Creating ebook format files for Kindle and iBooks using Markdown

In part one, we learned how to write and format your book in Markdown. Next, we’ll walk through how to create the files you need for Kindle, Kobo, Nook, iBooks, and just about every other publishing platform out there. I’ll go into this more later, but for now, it’s worth noting that the two file formats we are targeting are EPUB (the ‘standard’ ebook format), and MOBI (what Amazon uses for their Kindle platform).

If you’ve never done this before, you’ll need to understand a few basic concepts.

  1. Markdown is a writing format, not a publishing format. In order to publish our book, we’ll need to convert it to a format that includes all of the extra stuff necessary for our book including a table of contents, cover image, and metadata (which is just a fancy word for key attributes of your book like author, title, publisher, etc.).
  2. There are two main ebook formats — EPUB and MOBI. EPUB is used by iBooks (as well as other platforms) and is as close to a ‘standard’ ebook format as it gets. MOBI, on the other hand, is required by Amazon for the Kindle. While you can upload an EPUB file to Kindle Direct Publishing, they will just convert it to a MOBI anyway. Personally I prefer creating the MOBI myself so I can be 100% sure that the formatting is what I want.
  3. Creating your EPUB and MOBI files is just one step in the process. The most important step is reviewing and confirming that your formatting is correct. For that, I’ll share some previewer tools that you can use. It’s also great for doing a full read of your book, and for sharing with friends and family pre-publishing.

Now on to the fun!

The steps below assume you have a Mac. If you have a PC, the steps will be similar but there are some details that will vary. Also, all of the tools below are free. Yay!

For this step, we’re going to use Pandoc (a free file converter tool) to create our EPUB file. After that, we’ll use the EPUB file to create a MOBI file (the format we’ll use for Kindle).

We’re also going to use an app on our Mac called Terminal which is a command-line interface. If you’ve never used a command-line interface before it may seem a little daunting, but it’s basically just a text box where you type commands which your computer will run.

Here’s how to get going:

  1. Install Pandoc

2. Open Terminal by pressing Command Space and typing Terminal

3. Navigate to the directory where your Markdown file lives. The easiest way to do this in Terminal is:

  • Type cd
  • Open Finder and drag the directory where your Markdown file lives into Terminal.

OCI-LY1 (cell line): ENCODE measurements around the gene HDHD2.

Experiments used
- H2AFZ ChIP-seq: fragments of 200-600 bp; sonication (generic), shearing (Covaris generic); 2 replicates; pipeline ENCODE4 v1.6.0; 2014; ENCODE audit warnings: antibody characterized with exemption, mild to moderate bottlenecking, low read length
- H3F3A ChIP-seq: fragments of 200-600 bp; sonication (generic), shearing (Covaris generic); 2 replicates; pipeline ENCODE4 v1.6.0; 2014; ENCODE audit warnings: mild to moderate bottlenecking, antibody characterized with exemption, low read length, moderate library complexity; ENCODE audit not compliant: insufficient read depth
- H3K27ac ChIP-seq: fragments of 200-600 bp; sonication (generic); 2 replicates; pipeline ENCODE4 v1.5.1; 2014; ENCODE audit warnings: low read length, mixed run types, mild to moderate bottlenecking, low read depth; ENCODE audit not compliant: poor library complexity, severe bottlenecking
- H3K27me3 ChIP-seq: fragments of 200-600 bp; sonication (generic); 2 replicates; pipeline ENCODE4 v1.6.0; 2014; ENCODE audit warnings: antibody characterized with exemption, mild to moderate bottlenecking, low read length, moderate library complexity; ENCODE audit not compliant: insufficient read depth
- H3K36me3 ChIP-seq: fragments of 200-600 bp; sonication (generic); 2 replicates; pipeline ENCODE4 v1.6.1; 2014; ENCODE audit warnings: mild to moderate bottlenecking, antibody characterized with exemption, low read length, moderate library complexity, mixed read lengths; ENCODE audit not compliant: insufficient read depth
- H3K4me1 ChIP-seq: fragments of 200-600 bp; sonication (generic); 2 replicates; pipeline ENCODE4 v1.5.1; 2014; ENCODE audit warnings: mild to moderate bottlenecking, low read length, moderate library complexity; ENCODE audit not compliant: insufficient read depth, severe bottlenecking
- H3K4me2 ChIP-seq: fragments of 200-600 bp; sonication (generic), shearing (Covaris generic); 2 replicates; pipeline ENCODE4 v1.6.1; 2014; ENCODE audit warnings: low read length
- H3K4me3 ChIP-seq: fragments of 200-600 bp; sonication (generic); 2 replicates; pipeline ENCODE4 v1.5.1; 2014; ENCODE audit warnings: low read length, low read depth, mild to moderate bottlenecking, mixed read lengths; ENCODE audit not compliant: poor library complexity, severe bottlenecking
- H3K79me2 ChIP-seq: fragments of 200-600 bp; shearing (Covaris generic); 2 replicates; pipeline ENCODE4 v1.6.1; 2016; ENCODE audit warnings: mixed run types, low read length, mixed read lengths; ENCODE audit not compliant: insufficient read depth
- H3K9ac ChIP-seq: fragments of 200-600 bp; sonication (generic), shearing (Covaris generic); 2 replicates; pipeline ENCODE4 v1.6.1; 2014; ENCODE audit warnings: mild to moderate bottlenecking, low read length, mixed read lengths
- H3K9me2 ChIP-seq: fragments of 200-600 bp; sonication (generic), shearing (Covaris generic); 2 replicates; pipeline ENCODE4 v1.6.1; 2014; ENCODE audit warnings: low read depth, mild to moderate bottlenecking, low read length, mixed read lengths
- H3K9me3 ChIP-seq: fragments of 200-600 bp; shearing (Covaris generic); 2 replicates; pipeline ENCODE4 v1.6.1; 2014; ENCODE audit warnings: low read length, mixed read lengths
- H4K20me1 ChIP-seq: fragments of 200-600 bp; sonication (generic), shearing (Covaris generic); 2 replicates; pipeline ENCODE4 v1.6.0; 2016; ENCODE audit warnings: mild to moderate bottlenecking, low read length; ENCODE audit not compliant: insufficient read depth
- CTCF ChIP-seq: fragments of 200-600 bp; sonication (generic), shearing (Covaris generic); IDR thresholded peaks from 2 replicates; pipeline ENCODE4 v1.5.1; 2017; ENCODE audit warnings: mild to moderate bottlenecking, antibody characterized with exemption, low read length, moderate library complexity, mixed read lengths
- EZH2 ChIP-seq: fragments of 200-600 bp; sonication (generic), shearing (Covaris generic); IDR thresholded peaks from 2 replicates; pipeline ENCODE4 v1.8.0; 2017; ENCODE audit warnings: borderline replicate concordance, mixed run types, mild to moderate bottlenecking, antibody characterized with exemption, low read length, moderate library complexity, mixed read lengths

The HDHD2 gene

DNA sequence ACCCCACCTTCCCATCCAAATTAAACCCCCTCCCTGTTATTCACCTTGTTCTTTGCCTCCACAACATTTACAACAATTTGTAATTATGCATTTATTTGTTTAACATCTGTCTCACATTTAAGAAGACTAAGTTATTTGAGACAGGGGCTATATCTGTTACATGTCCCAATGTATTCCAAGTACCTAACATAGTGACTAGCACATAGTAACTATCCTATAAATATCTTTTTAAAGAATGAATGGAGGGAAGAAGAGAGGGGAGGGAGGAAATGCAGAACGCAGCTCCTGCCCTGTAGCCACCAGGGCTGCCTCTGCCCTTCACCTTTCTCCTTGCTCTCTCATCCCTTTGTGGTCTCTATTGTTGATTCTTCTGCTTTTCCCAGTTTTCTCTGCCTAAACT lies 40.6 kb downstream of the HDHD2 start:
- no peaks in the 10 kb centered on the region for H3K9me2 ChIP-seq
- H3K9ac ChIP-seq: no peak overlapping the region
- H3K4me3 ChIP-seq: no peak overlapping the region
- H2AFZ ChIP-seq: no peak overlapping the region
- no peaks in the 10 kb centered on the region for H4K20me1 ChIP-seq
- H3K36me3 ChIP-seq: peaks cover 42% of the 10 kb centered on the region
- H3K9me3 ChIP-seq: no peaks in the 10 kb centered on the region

• This will automatically paste the directory name for you.
  • Press Enter

4. Run Pandoc in Terminal to generate your EPUB file:

  • Type pandoc -o OUTPUTNAME.epub INPUTNAME.md where OUTPUTNAME is the name that you want the EPUB file to have, and INPUTNAME is the filename of your book.
  • Typically you want the output name to be the same as the input name, with the exception of the filename extension (e.g. ‘epub’ vs ‘md’).
  • Press Enter
  • Your EPUB file will be generated and saved to the same directory as your Markdown file.

5. If you would like to generate a table of contents and include a cover image, you can add a few switches, like this: pandoc -o OUTPUTNAME.epub INPUTNAME.md --toc --toc-depth=2 --epub-cover-image=COVERIMAGE.png

In the example above, my cover image file is in the same directory as my epub file. If it’s not, you’ll need to include the full file location.

For more switches and other useful documentation check out this article:

On a Mac, it’s as simple as double-clicking the EPUB file. The file will automagically open in iBooks.

On a PC, it’s another story. Here are a few options for previewing your book:

  • Use Calibre. It’s also great tool for editing your ebook and viewing the ‘code’ behind it.
  • Upload to Google Play books. I’ve noticed some issues though with how Google Play formats line breaks coming from Markdown.
  • Download Sumatra PDF.

While Amazon’s Kindle Direct publishing will take an EPUB file and convert it, it’s always better if we create our own so we can preview the file on Kindle and make sure that the formatting is correct. Don’t worry, this is easy-peasy.

  1. Download KindleGen

2. Extract the file by double-clicking on it.

3. Drag the entire KindleGen directory to your Applications folder (you may want to rename it to simply KindleGen before you do this)

4. Create an alias to KindleGen so you can run it from anywhere:

(Note: you can skip this step if you don’t want to mess around with Bash profiles.)

  • Open Terminal
  • Edit your Bash profile (for more info on how to manage your Bash profile, check out this site)
  • Add this line:alias kindlegen=/Applications/KindleGen/kindlegen
  • Now you can just type kindlegen from anywhere in Terminal to load the KindleGen application.

5. Now let’s create your MOBI file:

If you created an alias to KindleGen -

  • Open Terminal
  • Navigate to the directory where your EPUB file lives.
  • Type kindlegen EPUBFILENAME.epub
  • MAGIC!

If you did not create an alias -

  • Open Terminal
  • Navigate to the directory where your EPUB file lives.
  • Drag the KindleGen app from Applications > KindleGen into Terminal. This will automatically add a link directly to the app.
  • Type kindlegen EPUBFILENAME.epub
  • ALSO MAGIC!

View the KindleGen Readme to learn more about this tool.

This part is pretty simple: simply download and install Kindle Previewer. (You can also use the Kindle app for Mac or PC, but I like the Previewer since it gives you extra tools that are useful to authors.)

If you prefer to view it on your Kindle directly, you could use the send to Kindle via email feature, but I usually save that for the final read-through, since the previewer is a lot easier to use. You can sideload your MOBI via USB as well.

I write about technology, product management, and writing.